A person wearing a mask walks, as the spread of the coronavirus disease (COVID-19) continues, in London, Britain, Feb 20, 2022. [Photo/Agencies]
The impact of the COVID-19 pandemic on youth in the United Kingdom has been highlighted with new research showing that happiness and confidence among 16- to 25-year-olds has plummeted.
After two years of social restrictions due to the novel coronavirus outbreak, 35 percent of people questioned in this age range said they have “never felt more alone”, according to a study by the Prince’s Trust.
The survey conducted by the charity, founded by Prince Charles, said 40 percent of young people now report being “anxious about socializing with people” and one-third say they “don’t know how to make new friends”.
The Prince’s Trust NatWest Youth Index, based on polling this month by YouGov, shows young people’s overall happiness and confidence has hit its lowest point in the 13-year history of the study.
It found that almost a quarter of young people in this age group, or 23 percent, believe that they will “never recover from the emotional impact of the pandemic”.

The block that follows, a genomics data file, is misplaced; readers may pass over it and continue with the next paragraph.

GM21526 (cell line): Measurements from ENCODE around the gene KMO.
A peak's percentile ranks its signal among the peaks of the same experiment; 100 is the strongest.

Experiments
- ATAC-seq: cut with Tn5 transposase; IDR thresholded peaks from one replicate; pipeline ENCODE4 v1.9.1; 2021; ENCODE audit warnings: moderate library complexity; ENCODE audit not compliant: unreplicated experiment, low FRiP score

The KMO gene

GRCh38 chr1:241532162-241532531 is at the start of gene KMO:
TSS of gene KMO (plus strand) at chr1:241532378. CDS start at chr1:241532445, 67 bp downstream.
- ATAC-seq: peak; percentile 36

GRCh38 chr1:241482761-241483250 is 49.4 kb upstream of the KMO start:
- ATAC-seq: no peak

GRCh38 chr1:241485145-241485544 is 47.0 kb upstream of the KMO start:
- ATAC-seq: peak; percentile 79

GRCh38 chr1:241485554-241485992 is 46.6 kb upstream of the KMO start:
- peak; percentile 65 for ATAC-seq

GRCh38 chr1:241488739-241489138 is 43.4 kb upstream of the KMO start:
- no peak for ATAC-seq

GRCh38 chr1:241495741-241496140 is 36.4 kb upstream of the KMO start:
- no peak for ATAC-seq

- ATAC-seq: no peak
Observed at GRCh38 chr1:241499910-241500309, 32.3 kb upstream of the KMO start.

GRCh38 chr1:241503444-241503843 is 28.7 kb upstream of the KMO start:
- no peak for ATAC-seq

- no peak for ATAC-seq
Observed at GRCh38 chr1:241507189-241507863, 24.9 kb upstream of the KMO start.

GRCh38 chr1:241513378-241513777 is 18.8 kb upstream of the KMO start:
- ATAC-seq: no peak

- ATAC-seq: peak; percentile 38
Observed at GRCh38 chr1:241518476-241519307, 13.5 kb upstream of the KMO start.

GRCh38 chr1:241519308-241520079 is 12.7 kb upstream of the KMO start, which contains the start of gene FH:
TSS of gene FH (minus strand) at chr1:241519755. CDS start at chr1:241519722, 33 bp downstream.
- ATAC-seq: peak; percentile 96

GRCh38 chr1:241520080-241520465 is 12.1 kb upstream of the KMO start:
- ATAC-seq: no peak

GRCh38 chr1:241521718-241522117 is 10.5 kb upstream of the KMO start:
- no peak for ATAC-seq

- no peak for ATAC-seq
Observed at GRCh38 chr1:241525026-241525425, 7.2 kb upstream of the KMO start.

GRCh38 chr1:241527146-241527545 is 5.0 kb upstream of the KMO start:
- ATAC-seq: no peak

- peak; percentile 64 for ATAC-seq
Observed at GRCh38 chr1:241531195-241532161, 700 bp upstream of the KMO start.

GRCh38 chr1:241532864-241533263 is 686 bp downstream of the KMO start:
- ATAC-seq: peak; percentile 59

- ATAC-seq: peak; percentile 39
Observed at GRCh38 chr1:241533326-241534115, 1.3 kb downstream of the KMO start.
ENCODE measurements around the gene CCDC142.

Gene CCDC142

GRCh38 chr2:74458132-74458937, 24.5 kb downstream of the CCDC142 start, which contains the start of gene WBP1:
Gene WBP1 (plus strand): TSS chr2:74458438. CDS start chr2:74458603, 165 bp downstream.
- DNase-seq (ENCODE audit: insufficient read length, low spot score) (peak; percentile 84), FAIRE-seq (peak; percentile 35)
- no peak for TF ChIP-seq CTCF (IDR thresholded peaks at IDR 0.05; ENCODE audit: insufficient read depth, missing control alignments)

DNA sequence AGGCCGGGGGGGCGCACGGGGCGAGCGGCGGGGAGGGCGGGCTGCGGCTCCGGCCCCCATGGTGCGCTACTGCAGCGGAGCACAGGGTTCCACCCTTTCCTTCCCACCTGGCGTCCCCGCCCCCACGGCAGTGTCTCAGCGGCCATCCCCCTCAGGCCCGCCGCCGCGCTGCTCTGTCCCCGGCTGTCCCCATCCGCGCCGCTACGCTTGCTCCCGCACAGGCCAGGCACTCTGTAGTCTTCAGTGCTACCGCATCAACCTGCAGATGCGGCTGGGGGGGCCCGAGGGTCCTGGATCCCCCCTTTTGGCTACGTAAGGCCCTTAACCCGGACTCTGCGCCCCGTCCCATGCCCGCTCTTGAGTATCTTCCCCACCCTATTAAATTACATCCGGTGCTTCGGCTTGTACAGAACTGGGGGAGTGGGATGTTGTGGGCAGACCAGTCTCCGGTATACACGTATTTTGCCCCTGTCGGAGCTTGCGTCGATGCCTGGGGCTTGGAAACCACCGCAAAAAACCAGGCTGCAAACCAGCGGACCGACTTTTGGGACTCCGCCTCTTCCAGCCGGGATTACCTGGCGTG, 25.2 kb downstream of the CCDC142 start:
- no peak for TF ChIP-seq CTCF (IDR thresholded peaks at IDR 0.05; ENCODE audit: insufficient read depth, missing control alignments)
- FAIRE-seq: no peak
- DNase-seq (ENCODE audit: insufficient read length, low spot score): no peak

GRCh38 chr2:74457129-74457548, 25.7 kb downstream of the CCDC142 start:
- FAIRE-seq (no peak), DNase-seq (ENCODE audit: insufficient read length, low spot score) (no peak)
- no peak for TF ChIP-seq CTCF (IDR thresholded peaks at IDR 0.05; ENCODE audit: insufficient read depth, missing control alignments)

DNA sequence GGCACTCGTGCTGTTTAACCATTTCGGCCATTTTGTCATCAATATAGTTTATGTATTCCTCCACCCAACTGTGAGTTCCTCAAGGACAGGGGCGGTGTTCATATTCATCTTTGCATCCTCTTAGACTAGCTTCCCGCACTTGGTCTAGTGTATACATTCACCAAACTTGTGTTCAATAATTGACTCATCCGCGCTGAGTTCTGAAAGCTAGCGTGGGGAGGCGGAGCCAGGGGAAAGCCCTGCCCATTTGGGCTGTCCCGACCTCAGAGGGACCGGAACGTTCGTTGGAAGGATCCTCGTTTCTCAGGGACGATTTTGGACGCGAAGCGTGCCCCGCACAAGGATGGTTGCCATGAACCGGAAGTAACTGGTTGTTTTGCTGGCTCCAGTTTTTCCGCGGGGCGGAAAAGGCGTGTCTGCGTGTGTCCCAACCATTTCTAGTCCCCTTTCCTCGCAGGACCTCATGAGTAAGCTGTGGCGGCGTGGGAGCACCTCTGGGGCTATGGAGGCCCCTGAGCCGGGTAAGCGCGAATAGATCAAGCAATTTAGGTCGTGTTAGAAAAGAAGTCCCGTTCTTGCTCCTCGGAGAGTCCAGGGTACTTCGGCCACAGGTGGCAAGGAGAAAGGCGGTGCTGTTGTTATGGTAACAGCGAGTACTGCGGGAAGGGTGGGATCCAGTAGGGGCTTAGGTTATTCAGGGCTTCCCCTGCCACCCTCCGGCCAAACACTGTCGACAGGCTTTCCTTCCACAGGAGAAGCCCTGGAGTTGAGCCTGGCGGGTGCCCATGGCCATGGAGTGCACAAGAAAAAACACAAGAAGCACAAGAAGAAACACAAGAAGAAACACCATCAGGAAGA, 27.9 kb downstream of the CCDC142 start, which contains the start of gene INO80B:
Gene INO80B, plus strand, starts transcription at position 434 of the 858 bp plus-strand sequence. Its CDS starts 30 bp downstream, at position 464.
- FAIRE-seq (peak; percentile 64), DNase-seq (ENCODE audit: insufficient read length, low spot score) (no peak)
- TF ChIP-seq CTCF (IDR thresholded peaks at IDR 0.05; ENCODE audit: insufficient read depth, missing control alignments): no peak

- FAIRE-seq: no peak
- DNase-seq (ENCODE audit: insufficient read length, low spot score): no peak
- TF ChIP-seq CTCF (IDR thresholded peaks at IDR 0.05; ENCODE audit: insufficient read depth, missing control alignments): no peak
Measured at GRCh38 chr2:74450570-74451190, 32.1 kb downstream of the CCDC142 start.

Claire Carroll, who works in Birmingham for the Prince’s Trust, told The Guardian that youth workers, such as herself, are in a battle to persuade young people to socialize in real life, rather than online.
She said: “Young people aren’t getting the same level of new experiences and that’s stopping them becoming independent.
“There’s not the same level of socialization you get if you go to college or have a job. I think a lot of people have fallen through the gaps.”
Another youth worker in London quoted by the paper said he frequently sees evidence of social anxiety. “There seems to be a real thirst for people to be together,” he said. “There are great hugs and shrieks when they get together, but then everyone goes on their phone.”
The youth workers cited the rapid growth in use of social media as a contributing factor to the issue, as well as the pandemic separating peer groups, schools reducing support services and 12 years of austerity.
The Guardian also noted a separate study by the Office for National Statistics this month that showed 16- to 29-year-olds feel more anxious than the wider population.
“This alarming downward spiral of anxiety, stress and lack of confidence for the future will impact young people today and in future generations, while widening the gap for the most disadvantaged,” said Jonathan Townsend, the UK chief executive of the Prince’s Trust, in a news release.
“With the right support from businesses, government and charities we can turn this around and ensure young people have the right skills and confidence to feel positive about their future work, and about their life overall.”